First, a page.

American markets were rangebound for much of the day until shortly before the close when Moody’s downgraded Ireland to ‘junk‘ sending equities plunging to finish Tuesday trading. The Dow and the Nasdaq led on the downside as the DJIA fell by 0.5% and the Nasdaq sank by 0.7% while the broader S&P 500 managed to lose a little less, sinking by 0.4% in comparison. Commodity markets, on the other hand, rose pretty much across the board led by a 1.3% gain in gold and a 1.7% surge in oil. Grains also finished the day sharply higher as both corn and wheat gained more than 4% while sugar led the way on the upside, adding 5.4% to its price. Nonetheless, the U.S. dollar index did manage to rise by almost 0.2%, finishing the day over the key $76 level. The dollar gained marginally against the euro and the Aussie dollar, but slipped against the yen as the Japanese currency saw its value rise to just under the 80 yen mark.
One of the biggest winners in the ETFdb 60 was the Market Vectors TR Gold Miners Fund (GDX) which soared by 3.2% on the day. Today’s gains in the popular gold equity fund came as traders sought refuge in the precious metal from both the debt crisis in Europe and the brewing problems in the U.S. in regards to a debt ceiling hike. The metal also gained on the release of the Fed Minutes which showed uncertainty regarding the central bank’s position in the near term. Some members of the FOMC called for additionally monetary policy stimulus if growth remains subdued and unemployment remains high, sparking further interest in the yellow metal as a hedge against further U.S. dollar debasement. Thanks to this, investors bought up shares of GDX since the fund represents a leveraged play on gold, helping to carry the fund to the top spot in the ETFdb 60 during Tuesday’s trading session [see holdings of GDX here].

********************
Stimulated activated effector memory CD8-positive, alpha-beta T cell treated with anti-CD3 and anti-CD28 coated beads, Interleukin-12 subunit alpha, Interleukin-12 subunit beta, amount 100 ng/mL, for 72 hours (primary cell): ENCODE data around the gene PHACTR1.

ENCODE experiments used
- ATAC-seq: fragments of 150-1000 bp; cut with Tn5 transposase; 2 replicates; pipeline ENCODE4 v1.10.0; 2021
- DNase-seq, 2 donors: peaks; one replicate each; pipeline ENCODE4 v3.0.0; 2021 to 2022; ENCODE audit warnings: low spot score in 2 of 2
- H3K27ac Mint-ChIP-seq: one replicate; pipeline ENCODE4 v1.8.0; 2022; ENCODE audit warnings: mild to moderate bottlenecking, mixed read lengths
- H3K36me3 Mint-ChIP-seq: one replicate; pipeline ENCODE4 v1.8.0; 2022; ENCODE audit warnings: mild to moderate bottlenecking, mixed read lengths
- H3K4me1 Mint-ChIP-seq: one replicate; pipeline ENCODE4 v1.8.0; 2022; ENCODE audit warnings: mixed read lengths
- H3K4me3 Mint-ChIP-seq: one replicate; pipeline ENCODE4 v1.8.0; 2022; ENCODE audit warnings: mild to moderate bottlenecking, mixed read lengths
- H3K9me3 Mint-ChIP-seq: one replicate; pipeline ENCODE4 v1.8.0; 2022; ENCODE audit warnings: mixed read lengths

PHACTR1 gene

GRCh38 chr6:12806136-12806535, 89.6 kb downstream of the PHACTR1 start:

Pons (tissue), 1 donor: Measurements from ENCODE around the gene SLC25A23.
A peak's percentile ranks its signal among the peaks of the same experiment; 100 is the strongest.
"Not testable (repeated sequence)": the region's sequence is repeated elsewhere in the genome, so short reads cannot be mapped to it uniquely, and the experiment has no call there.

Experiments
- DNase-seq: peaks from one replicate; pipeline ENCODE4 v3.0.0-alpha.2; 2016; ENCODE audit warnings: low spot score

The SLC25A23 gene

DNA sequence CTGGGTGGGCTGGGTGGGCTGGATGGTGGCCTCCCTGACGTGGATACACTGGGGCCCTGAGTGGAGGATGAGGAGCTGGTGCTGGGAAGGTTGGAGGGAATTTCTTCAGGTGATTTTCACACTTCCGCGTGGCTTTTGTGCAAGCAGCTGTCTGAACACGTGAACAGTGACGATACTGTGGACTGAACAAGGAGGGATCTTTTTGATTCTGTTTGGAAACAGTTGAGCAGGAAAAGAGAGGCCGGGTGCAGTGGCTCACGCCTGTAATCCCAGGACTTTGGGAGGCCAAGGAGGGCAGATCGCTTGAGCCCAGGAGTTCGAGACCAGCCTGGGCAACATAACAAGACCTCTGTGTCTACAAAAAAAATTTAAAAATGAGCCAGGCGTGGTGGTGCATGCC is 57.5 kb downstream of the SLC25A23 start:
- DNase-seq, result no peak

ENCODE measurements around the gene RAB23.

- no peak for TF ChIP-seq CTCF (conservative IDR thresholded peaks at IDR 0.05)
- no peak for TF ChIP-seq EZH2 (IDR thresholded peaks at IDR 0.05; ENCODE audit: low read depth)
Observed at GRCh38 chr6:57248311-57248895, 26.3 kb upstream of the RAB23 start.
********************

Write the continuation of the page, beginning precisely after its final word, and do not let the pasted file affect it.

One of the biggest losers in the ETF world today was the iShares MSCI South Korea Index Fund (EWY) which sank by 1.7% in Tuesday’s session. These losses were largely the result of a broad risk-off trade in the marketplace as investors fled the relative volatility of emerging and quasi-emerging nations such as South Korea for more stable markets. “Foreign funds flowed out of local stocks due to re-emerging concerns over the European debt crisis. Appetite for safe assets will continue until the European countries unveil clear measures to stem the crisis,” Lee Jae-man, an analyst at Dongyang Securities in Seoul, told Xinhua earlier today. Thanks to this sentiment, EWY sold-off on the day, falling by more than its counterparts in the Western world. The fund is now down close to 2.2% over the past week but it has gained 4.4% in the last two weeks, showing just how quickly things can change in the current environment [see charts of EWY here].
Disclosure: No positions at time of writing.